Are robots in surgery just a fad? Or, will it revolutionize medicine and general surgical practice? Robots are being used to make surgery that was previously done through large incisions now possible with much smaller incisions. In gynecology, laparoscopic surgery actually set the stage for expanding the utilization of smaller incisions. Sterilizations, removal of ovarian cysts, ectopic pregnancy, removal of small fibroids were the initial uses and for diagnosis of chronic pelvic pain with treatment of endometriosis. Since then uses have expanded to include the general surgeon’s realm of appendectomy, gallbladder removal, and bariatric surgery. More recently, gynecologists have expanded the use of laparoscopy to include hysterectomy as well, and gynecological oncologists are using laparoscopy to do lymph node dissections for cancer surgery for uterine, cervical and ovarian cancer. Of course the benefit of having surgery (if you have to have surgery) through smaller incisions is that there is significantly less blood loss, hospital stays are shorter, there are fewer infections, and postoperative pain is significantly less. Plus, most people are back to work a lot earlier as well.
So how does the robot fit in with all of these advances? For one thing, the robot is connected to the laparoscope and provides a 3-D picture for the surgeon as compared to 2-D on the traditional laparoscopy. Secondly the surgeon controls the robot “arms” and “hands” to move the equipment in the direction desired. With traditional laparoscopy the movements of the equipment in the body are the opposite of what the surgeon’s hands are doing outside the body. Thirdly, there is a certain amount of magnification which makes it easier to cauterize blood vessels to prevent excess bleeding. And finally, the robot makes suturing so much easier to perform in comparison to traditional laparoscopic suturing. For hysterectomies, this is known as the DaVinci Hysterectomy.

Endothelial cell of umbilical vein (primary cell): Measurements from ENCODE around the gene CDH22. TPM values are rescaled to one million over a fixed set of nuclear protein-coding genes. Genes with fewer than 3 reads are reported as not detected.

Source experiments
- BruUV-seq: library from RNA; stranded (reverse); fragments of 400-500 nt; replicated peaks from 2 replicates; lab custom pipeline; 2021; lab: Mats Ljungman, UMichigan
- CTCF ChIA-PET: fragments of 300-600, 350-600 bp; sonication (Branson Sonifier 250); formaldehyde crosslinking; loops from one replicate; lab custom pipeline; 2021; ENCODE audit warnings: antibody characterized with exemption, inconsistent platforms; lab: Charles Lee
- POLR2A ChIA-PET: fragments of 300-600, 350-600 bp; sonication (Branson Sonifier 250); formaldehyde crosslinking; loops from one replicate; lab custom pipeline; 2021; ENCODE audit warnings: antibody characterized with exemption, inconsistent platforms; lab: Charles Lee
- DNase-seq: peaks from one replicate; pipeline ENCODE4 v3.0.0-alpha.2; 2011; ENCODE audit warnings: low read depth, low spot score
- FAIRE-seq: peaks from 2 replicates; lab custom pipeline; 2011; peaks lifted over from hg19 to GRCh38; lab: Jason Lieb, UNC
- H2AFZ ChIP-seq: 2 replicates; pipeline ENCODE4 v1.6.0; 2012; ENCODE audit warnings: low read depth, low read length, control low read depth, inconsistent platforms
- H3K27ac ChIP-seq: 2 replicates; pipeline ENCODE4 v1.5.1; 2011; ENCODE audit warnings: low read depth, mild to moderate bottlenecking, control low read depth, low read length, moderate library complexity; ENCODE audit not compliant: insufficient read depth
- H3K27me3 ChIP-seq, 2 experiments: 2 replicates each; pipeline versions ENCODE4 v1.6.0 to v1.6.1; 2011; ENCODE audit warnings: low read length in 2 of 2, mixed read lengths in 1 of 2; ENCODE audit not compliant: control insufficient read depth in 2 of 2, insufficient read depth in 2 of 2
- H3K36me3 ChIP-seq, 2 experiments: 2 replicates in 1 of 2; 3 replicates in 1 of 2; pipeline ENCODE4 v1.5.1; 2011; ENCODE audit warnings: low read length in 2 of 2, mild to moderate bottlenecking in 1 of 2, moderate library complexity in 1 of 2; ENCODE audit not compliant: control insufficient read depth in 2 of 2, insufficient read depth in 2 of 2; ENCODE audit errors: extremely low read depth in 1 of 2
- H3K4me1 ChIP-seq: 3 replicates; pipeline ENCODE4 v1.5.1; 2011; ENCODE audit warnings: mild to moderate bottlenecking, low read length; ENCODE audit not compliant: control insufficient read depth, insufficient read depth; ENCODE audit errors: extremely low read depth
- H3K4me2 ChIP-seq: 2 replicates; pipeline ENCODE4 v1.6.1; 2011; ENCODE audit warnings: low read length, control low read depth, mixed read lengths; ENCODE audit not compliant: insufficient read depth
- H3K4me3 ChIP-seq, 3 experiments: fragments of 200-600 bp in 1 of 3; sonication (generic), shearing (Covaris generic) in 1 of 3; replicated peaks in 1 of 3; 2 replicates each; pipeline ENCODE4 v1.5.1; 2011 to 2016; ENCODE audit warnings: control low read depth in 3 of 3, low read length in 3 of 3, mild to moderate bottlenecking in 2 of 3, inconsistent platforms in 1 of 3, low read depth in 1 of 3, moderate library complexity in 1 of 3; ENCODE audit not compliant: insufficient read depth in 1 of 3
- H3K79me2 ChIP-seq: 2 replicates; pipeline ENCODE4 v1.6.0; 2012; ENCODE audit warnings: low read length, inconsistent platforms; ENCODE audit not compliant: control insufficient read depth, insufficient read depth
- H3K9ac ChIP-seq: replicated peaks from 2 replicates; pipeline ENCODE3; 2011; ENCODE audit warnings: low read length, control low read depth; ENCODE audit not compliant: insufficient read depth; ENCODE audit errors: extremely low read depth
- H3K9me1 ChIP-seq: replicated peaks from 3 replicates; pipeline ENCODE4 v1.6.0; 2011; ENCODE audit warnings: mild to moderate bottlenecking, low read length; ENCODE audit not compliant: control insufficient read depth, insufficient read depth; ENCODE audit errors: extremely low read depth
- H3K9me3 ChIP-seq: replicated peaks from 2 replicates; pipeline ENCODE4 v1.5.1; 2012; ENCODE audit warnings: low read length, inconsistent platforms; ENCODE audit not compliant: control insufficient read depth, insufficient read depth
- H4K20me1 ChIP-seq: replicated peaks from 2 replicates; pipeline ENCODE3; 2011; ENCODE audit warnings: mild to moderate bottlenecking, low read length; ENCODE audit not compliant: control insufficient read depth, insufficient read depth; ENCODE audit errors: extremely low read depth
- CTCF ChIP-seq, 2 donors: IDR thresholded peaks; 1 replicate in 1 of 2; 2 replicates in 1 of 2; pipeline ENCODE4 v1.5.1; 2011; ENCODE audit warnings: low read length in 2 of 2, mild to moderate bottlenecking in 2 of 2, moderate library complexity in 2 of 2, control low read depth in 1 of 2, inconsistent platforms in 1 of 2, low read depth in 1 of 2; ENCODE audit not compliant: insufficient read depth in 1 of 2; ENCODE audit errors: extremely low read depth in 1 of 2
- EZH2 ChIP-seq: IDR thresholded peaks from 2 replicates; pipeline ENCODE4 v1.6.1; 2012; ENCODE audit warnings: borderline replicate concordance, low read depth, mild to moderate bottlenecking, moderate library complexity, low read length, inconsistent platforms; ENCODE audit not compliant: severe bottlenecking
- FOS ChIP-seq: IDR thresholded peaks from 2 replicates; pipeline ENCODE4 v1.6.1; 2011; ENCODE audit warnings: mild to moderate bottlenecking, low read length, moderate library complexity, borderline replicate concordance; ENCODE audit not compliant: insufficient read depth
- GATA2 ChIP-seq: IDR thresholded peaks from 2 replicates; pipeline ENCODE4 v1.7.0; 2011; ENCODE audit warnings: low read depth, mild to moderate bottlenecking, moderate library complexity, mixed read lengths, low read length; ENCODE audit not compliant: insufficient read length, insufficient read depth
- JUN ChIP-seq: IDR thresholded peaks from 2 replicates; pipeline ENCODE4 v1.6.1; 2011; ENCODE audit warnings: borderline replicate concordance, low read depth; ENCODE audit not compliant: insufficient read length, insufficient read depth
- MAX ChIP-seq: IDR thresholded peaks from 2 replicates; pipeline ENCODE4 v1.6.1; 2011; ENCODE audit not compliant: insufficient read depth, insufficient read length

So overall there are a lot of benefits to the person having robotic surgery. Smaller incisions, faster recuperation, less pain medication after surgery so therefore less trouble with constipation from the pain medication, also there is less blood loss, and shorter hospital stays resulting in lower chance of getting an infection. However, with the good side there are also potentially some complications which are part of the fact that it is a laparoscopic procedure, and that includes a potential injury to the bowel, bladder, or to a major blood vessel. In addition, specifically for laparoscopic hysterectomy there are reports of the vagina not healing well after surgery and breaking down at a later date. This may require emergency surgery to fix. This does NOT happen very frequently.